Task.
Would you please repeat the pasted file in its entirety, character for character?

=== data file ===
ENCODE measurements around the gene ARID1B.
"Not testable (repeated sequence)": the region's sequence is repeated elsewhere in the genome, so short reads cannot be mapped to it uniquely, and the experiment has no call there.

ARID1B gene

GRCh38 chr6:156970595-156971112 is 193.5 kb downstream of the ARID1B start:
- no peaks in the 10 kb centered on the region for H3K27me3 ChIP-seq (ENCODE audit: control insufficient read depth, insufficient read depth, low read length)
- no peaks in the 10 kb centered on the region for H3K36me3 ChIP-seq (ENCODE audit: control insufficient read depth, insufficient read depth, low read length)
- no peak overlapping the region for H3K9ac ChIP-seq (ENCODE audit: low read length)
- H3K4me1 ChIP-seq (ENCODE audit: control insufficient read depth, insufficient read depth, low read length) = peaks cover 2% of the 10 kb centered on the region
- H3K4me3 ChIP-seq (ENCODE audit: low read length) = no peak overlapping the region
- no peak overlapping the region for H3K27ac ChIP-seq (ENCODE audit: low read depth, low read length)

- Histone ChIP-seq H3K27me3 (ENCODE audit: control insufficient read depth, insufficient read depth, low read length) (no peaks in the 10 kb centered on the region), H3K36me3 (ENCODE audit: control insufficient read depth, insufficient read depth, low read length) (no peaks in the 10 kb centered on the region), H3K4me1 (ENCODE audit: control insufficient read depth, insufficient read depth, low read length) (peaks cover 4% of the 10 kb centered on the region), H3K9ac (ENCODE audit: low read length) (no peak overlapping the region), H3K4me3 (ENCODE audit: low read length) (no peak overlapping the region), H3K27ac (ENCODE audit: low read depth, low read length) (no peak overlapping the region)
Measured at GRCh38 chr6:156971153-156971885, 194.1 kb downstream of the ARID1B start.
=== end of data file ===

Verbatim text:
ENCODE measurements around the gene ARID1B.
"Not testable (repeated sequence)": the region's sequence is repeated elsewhere in the genome, so short reads cannot be mapped to it uniquely, and the experiment has no call there.

ARID1B gene

GRCh38 chr6:156970595-156971112 is 193.5 kb downstream of the ARID1B start:
- no peaks in the 10 kb centered on the region for H3K27me3 ChIP-seq (ENCODE audit: control insufficient read depth, insufficient read depth, low read length)
- no peaks in the 10 kb centered on the region for H3K36me3 ChIP-seq (ENCODE audit: control insufficient read depth, insufficient read depth, low read length)
- no peak overlapping the region for H3K9ac ChIP-seq (ENCODE audit: low read length)
- H3K4me1 ChIP-seq (ENCODE audit: control insufficient read depth, insufficient read depth, low read length) = peaks cover 2% of the 10 kb centered on the region
- H3K4me3 ChIP-seq (ENCODE audit: low read length) = no peak overlapping the region
- no peak overlapping the region for H3K27ac ChIP-seq (ENCODE audit: low read depth, low read length)

- Histone ChIP-seq H3K27me3 (ENCODE audit: control insufficient read depth, insufficient read depth, low read length) (no peaks in the 10 kb centered on the region), H3K36me3 (ENCODE audit: control insufficient read depth, insufficient read depth, low read length) (no peaks in the 10 kb centered on the region), H3K4me1 (ENCODE audit: control insufficient read depth, insufficient read depth, low read length) (peaks cover 4% of the 10 kb centered on the region), H3K9ac (ENCODE audit: low read length) (no peak overlapping the region), H3K4me3 (ENCODE audit: low read length) (no peak overlapping the region), H3K27ac (ENCODE audit: low read depth, low read length) (no peak overlapping the region)
Measured at GRCh38 chr6:156971153-156971885, 194.1 kb downstream of the ARID1B start.